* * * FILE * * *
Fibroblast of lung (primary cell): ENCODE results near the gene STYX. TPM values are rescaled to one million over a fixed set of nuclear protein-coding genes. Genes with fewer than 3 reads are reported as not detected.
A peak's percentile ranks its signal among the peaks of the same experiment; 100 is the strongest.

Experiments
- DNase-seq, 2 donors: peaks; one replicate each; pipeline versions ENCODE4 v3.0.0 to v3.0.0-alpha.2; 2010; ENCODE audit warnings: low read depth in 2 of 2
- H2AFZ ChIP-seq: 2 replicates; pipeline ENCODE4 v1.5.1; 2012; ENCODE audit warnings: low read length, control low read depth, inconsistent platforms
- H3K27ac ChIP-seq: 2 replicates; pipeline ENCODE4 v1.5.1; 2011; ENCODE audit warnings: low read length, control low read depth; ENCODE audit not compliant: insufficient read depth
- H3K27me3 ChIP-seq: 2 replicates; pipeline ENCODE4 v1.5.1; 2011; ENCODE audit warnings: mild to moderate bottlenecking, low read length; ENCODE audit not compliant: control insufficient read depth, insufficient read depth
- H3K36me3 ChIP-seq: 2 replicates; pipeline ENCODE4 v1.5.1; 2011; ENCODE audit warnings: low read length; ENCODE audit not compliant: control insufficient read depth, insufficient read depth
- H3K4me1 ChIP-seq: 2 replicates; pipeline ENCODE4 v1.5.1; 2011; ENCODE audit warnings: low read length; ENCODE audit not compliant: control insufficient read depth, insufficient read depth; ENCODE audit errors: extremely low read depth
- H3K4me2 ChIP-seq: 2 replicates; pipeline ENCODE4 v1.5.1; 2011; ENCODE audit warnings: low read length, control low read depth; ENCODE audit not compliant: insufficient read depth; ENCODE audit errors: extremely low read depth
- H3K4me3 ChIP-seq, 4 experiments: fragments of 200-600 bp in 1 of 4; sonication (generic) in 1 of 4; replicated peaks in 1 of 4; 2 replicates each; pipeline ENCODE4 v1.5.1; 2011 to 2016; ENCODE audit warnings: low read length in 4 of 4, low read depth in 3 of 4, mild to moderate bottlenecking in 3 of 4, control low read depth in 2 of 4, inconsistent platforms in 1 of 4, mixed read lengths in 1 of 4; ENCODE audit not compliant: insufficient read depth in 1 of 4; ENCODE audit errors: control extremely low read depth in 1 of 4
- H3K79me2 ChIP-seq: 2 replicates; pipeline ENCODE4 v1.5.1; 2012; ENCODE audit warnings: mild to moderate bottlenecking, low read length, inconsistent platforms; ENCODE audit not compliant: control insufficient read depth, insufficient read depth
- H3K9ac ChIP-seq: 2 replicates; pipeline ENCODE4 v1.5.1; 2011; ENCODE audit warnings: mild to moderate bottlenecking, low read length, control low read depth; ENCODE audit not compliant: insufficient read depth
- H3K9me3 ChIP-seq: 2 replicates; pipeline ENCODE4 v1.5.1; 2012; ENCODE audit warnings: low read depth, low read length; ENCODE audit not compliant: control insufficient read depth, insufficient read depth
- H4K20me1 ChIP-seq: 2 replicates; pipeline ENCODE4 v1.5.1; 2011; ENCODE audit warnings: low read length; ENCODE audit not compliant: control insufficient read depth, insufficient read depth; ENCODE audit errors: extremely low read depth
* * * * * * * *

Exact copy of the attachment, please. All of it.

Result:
Fibroblast of lung (primary cell): ENCODE results near the gene STYX. TPM values are rescaled to one million over a fixed set of nuclear protein-coding genes. Genes with fewer than 3 reads are reported as not detected.
A peak's percentile ranks its signal among the peaks of the same experiment; 100 is the strongest.

Experiments
- DNase-seq, 2 donors: peaks; one replicate each; pipeline versions ENCODE4 v3.0.0 to v3.0.0-alpha.2; 2010; ENCODE audit warnings: low read depth in 2 of 2
- H2AFZ ChIP-seq: 2 replicates; pipeline ENCODE4 v1.5.1; 2012; ENCODE audit warnings: low read length, control low read depth, inconsistent platforms
- H3K27ac ChIP-seq: 2 replicates; pipeline ENCODE4 v1.5.1; 2011; ENCODE audit warnings: low read length, control low read depth; ENCODE audit not compliant: insufficient read depth
- H3K27me3 ChIP-seq: 2 replicates; pipeline ENCODE4 v1.5.1; 2011; ENCODE audit warnings: mild to moderate bottlenecking, low read length; ENCODE audit not compliant: control insufficient read depth, insufficient read depth
- H3K36me3 ChIP-seq: 2 replicates; pipeline ENCODE4 v1.5.1; 2011; ENCODE audit warnings: low read length; ENCODE audit not compliant: control insufficient read depth, insufficient read depth
- H3K4me1 ChIP-seq: 2 replicates; pipeline ENCODE4 v1.5.1; 2011; ENCODE audit warnings: low read length; ENCODE audit not compliant: control insufficient read depth, insufficient read depth; ENCODE audit errors: extremely low read depth
- H3K4me2 ChIP-seq: 2 replicates; pipeline ENCODE4 v1.5.1; 2011; ENCODE audit warnings: low read length, control low read depth; ENCODE audit not compliant: insufficient read depth; ENCODE audit errors: extremely low read depth
- H3K4me3 ChIP-seq, 4 experiments: fragments of 200-600 bp in 1 of 4; sonication (generic) in 1 of 4; replicated peaks in 1 of 4; 2 replicates each; pipeline ENCODE4 v1.5.1; 2011 to 2016; ENCODE audit warnings: low read length in 4 of 4, low read depth in 3 of 4, mild to moderate bottlenecking in 3 of 4, control low read depth in 2 of 4, inconsistent platforms in 1 of 4, mixed read lengths in 1 of 4; ENCODE audit not compliant: insufficient read depth in 1 of 4; ENCODE audit errors: control extremely low read depth in 1 of 4
- H3K79me2 ChIP-seq: 2 replicates; pipeline ENCODE4 v1.5.1; 2012; ENCODE audit warnings: mild to moderate bottlenecking, low read length, inconsistent platforms; ENCODE audit not compliant: control insufficient read depth, insufficient read depth
- H3K9ac ChIP-seq: 2 replicates; pipeline ENCODE4 v1.5.1; 2011; ENCODE audit warnings: mild to moderate bottlenecking, low read length, control low read depth; ENCODE audit not compliant: insufficient read depth
- H3K9me3 ChIP-seq: 2 replicates; pipeline ENCODE4 v1.5.1; 2012; ENCODE audit warnings: low read depth, low read length; ENCODE audit not compliant: control insufficient read depth, insufficient read depth
- H4K20me1 ChIP-seq: 2 replicates; pipeline ENCODE4 v1.5.1; 2011; ENCODE audit warnings: low read length; ENCODE audit not compliant: control insufficient read depth, insufficient read depth; ENCODE audit errors: extremely low read depth